A Growing Global Problem: Electronic Waste

Thinking about getting a new phone? Read this first

When the iPhone 11 was released in September of this year, at $50 less than the iPhone XR and with more capabilities, Apple had asked suppliers to produce between 70 and 75 million units. According to some reports, however, the phone sold so well Apple asked suppliers for another 8 million units. 

That means around 80 million people probably upgraded to the new iPhone 11 -- maybe because some of them really needed the upgrade because of issues with older models, or maybe just because they wanted the next big thing.

Regardless of why roughly 80 million people got a new iPhone, it’s likely that their old phones ended up being thrown away, either in the trash or to be recycled, contributing to the world’s growing electronic waste problem. 

The United Nations reported in January that 50 million tons of electronic waste, or e-waste, is thrown away each year. In 2015, the UN reported that up to 90% of that is illegally traded or dumped.

Ultimately, iPhones make up a very small percentage of that waste -- of an estimated 7.8 billion people on the planet, 5 billion of them have a mobile device, and over half of those are smartphones. Besides phones, there are computers, radios, and televisions, and then electrical appliances like refrigerators, washing machines, microwaves, and more contributing to e-waste. 

According to the online Encyclopedia Britannica, e-waste comprises over 5% of all municipal solid waste, and that number is increasing due to things like consumer demand and changes in technology.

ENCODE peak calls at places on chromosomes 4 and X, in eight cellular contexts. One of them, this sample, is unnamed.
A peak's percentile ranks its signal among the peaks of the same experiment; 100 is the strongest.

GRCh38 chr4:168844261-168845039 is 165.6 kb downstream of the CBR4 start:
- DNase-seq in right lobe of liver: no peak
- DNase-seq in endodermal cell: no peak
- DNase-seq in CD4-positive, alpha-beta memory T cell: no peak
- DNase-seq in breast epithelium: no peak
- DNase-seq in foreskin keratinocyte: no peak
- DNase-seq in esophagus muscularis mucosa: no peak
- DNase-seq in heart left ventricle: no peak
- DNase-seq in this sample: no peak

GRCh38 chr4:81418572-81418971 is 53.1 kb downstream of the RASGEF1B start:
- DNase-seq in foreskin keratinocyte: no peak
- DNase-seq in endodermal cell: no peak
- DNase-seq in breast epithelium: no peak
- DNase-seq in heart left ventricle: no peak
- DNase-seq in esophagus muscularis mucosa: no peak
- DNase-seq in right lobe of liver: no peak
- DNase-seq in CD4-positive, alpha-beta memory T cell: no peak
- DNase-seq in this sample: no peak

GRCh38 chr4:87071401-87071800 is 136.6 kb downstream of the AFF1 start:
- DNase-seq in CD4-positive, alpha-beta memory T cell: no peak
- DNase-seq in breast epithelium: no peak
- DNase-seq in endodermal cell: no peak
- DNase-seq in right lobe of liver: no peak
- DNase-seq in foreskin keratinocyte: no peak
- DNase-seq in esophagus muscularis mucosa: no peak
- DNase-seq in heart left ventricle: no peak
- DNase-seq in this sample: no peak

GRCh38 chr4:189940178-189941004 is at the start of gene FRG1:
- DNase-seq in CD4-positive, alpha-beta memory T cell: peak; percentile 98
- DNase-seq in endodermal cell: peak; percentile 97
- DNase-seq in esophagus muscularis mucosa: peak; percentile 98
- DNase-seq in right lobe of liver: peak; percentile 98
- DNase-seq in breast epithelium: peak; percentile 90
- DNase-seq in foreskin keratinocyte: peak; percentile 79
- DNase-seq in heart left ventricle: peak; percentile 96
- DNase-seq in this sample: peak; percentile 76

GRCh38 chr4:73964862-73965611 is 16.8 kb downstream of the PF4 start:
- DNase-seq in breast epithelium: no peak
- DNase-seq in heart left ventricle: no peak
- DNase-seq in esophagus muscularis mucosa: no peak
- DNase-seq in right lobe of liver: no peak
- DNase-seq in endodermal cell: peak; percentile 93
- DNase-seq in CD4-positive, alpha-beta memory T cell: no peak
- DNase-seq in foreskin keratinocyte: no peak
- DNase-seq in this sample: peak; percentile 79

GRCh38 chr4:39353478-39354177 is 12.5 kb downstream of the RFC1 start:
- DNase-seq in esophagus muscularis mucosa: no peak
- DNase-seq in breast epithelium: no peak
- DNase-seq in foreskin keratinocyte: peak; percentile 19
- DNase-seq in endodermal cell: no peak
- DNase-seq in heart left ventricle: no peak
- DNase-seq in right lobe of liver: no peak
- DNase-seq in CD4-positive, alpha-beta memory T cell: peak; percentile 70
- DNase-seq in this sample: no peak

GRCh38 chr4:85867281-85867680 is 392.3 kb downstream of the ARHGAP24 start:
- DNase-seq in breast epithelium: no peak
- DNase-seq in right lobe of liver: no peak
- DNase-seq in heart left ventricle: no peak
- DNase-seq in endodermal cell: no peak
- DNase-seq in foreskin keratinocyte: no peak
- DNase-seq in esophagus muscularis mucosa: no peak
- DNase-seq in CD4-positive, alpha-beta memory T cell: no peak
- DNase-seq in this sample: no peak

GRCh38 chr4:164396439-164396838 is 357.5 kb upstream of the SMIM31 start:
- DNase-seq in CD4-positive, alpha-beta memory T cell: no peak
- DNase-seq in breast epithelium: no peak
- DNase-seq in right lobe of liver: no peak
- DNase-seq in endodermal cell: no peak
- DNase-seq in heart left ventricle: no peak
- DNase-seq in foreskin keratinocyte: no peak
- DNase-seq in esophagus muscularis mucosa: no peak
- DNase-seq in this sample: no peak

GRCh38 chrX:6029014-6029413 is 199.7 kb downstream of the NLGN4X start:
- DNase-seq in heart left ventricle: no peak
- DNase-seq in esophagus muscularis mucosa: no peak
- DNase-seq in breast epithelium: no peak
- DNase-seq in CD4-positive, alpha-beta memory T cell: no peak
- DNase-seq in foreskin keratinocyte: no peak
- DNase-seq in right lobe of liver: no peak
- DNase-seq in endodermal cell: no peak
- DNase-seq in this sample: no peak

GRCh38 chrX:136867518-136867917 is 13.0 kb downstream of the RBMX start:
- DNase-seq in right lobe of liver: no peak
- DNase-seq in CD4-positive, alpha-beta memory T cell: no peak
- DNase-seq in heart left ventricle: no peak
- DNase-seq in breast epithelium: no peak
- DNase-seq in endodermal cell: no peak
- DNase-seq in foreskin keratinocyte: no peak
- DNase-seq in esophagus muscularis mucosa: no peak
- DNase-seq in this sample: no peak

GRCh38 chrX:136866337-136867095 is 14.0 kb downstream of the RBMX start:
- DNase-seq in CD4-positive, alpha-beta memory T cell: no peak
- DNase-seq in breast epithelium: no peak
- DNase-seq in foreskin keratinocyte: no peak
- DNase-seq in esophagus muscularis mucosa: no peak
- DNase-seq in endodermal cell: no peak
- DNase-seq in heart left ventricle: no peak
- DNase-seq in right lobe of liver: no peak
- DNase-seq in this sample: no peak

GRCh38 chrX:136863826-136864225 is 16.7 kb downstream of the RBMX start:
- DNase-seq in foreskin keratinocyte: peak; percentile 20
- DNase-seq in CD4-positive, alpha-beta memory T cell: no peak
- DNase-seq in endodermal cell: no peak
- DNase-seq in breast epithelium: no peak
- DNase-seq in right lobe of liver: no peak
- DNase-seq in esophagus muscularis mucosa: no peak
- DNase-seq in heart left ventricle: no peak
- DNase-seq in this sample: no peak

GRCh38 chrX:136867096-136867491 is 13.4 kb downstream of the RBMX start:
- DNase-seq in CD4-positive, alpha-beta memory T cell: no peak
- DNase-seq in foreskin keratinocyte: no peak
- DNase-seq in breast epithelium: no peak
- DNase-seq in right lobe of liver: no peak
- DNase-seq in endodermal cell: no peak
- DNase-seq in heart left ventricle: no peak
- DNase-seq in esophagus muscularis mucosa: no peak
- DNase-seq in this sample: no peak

“We’re making just mountains of this stuff every day,” said Jim Puckett, executive director and founder of the Basel Action Network.

The poisoning of Guiyu

The Basel Action Network, or BAN, is a watchdog organization that monitors international trade and waste. The organization first became involved in e-waste in 2001. At the time, Puckett explained, BAN discovered a town named Guiyu in the Guangdong province in China was receiving the majority of the U.S.’s e-waste. BAN visited the town, Puckett said, to document the dumping of toxic computer waste.

BAN became one of the first organizations to bring the problem of e-waste front and center for people in North America with their documentary, “Exporting Harm,” which exposed the dangerous “recycling” practices in Guiyu, which exposed laborers and their local resources to toxic substances as they burn what can no longer be used, polluting the air and water.

“It was actually a form of recycling,” Puckett said, “But don’t be fooled by the world because the ‘recycling’ was really very dangerous and primitive and really harmful to the workers in the local environment.”

Although Guiyu eventually stopped accepting imports, Puckett said, the damage remains -- the groundwater in the area is no longer drinkable, for example, and the entire region is still contaminated. People living in the area are still suffering from the effects as well.

One planet